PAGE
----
Approximately 1,700 people will be without employment when apparel company Gildan withdraws production from Mexico over the next six months.
News broke yesterday that the Canadian-based entity will shift its Mexican operations to countries in Latin America and the Caribbean where production costs are even cheaper. The equipment at the two facilities being shuttered will also be transported to facilities in these countries.
The move is a blow to Mexico which has been known for being competitive production and manufacturing.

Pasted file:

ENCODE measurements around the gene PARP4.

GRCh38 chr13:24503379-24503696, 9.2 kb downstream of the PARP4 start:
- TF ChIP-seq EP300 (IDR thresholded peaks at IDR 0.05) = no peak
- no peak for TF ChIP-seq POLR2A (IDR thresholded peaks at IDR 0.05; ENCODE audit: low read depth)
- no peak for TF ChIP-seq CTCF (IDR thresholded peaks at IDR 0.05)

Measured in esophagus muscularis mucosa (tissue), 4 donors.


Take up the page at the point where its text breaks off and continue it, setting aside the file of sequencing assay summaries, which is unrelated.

The company reported an eight per cent drop in third-quarter net revenue as it earned US$104.9 million, down from US$114.3 million for the corresponding period in 2018.
Gildan shares have lost value since mid-October when it revised forecast for revenue and profit due to the slowing of its core business of creating clothing basics.
In a statement, the company said “while weaker imprintables order flow in North America and ongoing softness in international imprintables markets is currently dampening sales and earnings growth in 2019, we do not believe this reflects a structural change to our business as a leading supplier of basic replenishment apparel driven by our large scale, low-cost vertically-integrated manufacturing system.”
Currently, Mexico accounts for just under 10 per cent of Gildan’s production worldwide.